While the effects of microplastics, as well as the chemicals and bacteria they carry, are still under investigation, preventative methods are already being examined. ILVO intends to develop ways for reducing plastic waste as much as possible, with new, more natural materials for nets being one option. Some of the possibilities include hemp, flax or sisal, all of which are biodegradable. Another possibility is bio-plastics, which must also be as biodegradable as possible. An example of this is keratin, which is found in chicken feathers, and is already being used in a range of plastic applications. Another aspect involves cleaning up the plastic that is already present in the oceans, which is why the institution is investigating bacteria that can biodegrade plastics. They are screening bacteria for certain characteristics and believe that initial tests will soon be conducted for biodegrading plastic in the sea.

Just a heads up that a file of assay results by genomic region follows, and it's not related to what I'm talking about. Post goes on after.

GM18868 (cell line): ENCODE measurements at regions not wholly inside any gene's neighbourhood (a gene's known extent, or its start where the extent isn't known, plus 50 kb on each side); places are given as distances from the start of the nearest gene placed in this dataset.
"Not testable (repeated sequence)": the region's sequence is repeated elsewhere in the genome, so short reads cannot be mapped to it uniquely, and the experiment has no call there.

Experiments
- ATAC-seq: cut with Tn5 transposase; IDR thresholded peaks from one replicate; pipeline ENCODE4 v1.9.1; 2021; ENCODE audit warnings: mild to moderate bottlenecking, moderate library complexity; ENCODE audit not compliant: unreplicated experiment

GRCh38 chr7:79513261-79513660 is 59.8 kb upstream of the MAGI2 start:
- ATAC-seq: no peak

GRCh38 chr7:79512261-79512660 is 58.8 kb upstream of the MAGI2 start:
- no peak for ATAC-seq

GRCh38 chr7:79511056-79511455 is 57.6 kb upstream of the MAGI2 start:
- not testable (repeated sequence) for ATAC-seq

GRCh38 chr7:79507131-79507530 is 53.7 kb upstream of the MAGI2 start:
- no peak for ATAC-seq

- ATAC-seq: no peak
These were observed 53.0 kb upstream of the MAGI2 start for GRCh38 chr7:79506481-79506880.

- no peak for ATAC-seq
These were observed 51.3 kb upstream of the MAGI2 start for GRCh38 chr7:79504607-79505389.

Fortunately there is some good news too. The use of microplastics in bodycare products such as body scrubs will hopefully soon be prohibited in most countries around the world. This includes the US, where 8 states have already outlawed microplastics, while Canada is busy instituting a total ban. The Netherlands intends to introduce a ban in 2017 and most of the major cosmetics and bodycare manufacturers have already consented to eradicating the use of microplastics in their products.